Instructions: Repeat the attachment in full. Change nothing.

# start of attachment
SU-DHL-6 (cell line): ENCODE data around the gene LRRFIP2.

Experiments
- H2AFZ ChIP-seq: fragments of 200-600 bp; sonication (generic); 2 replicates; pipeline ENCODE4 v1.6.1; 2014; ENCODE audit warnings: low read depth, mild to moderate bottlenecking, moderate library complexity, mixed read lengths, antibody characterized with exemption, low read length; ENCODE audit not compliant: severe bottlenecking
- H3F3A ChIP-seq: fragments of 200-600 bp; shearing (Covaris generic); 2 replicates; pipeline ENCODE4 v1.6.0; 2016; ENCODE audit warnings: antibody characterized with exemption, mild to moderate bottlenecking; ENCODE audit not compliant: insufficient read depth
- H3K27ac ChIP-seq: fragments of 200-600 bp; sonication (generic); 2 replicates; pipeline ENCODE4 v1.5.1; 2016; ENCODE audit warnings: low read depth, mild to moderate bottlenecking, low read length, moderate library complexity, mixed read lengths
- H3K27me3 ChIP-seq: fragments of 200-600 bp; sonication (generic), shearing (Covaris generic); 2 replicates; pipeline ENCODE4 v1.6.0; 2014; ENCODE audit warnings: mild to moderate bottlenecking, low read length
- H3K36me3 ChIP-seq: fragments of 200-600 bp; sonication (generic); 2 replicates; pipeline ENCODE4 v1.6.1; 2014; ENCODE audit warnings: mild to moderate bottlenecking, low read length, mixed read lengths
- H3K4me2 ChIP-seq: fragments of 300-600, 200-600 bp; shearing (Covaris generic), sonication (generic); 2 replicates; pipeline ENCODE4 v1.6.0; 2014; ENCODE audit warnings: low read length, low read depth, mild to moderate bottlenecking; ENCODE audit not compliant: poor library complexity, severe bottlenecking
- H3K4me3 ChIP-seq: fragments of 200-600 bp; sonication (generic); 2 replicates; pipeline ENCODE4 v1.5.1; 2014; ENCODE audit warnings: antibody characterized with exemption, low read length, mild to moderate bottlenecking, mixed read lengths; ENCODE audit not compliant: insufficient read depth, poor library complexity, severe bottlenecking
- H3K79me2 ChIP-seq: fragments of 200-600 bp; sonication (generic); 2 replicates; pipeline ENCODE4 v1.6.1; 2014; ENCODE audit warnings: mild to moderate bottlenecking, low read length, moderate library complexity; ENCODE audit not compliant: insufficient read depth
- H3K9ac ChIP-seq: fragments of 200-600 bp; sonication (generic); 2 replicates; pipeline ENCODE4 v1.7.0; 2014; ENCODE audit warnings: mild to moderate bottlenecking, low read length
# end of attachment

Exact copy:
SU-DHL-6 (cell line): ENCODE data around the gene LRRFIP2.

Experiments
- H2AFZ ChIP-seq: fragments of 200-600 bp; sonication (generic); 2 replicates; pipeline ENCODE4 v1.6.1; 2014; ENCODE audit warnings: low read depth, mild to moderate bottlenecking, moderate library complexity, mixed read lengths, antibody characterized with exemption, low read length; ENCODE audit not compliant: severe bottlenecking
- H3F3A ChIP-seq: fragments of 200-600 bp; shearing (Covaris generic); 2 replicates; pipeline ENCODE4 v1.6.0; 2016; ENCODE audit warnings: antibody characterized with exemption, mild to moderate bottlenecking; ENCODE audit not compliant: insufficient read depth
- H3K27ac ChIP-seq: fragments of 200-600 bp; sonication (generic); 2 replicates; pipeline ENCODE4 v1.5.1; 2016; ENCODE audit warnings: low read depth, mild to moderate bottlenecking, low read length, moderate library complexity, mixed read lengths
- H3K27me3 ChIP-seq: fragments of 200-600 bp; sonication (generic), shearing (Covaris generic); 2 replicates; pipeline ENCODE4 v1.6.0; 2014; ENCODE audit warnings: mild to moderate bottlenecking, low read length
- H3K36me3 ChIP-seq: fragments of 200-600 bp; sonication (generic); 2 replicates; pipeline ENCODE4 v1.6.1; 2014; ENCODE audit warnings: mild to moderate bottlenecking, low read length, mixed read lengths
- H3K4me2 ChIP-seq: fragments of 300-600, 200-600 bp; shearing (Covaris generic), sonication (generic); 2 replicates; pipeline ENCODE4 v1.6.0; 2014; ENCODE audit warnings: low read length, low read depth, mild to moderate bottlenecking; ENCODE audit not compliant: poor library complexity, severe bottlenecking
- H3K4me3 ChIP-seq: fragments of 200-600 bp; sonication (generic); 2 replicates; pipeline ENCODE4 v1.5.1; 2014; ENCODE audit warnings: antibody characterized with exemption, low read length, mild to moderate bottlenecking, mixed read lengths; ENCODE audit not compliant: insufficient read depth, poor library complexity, severe bottlenecking
- H3K79me2 ChIP-seq: fragments of 200-600 bp; sonication (generic); 2 replicates; pipeline ENCODE4 v1.6.1; 2014; ENCODE audit warnings: mild to moderate bottlenecking, low read length, moderate library complexity; ENCODE audit not compliant: insufficient read depth
- H3K9ac ChIP-seq: fragments of 200-600 bp; sonication (generic); 2 replicates; pipeline ENCODE4 v1.7.0; 2014; ENCODE audit warnings: mild to moderate bottlenecking, low read length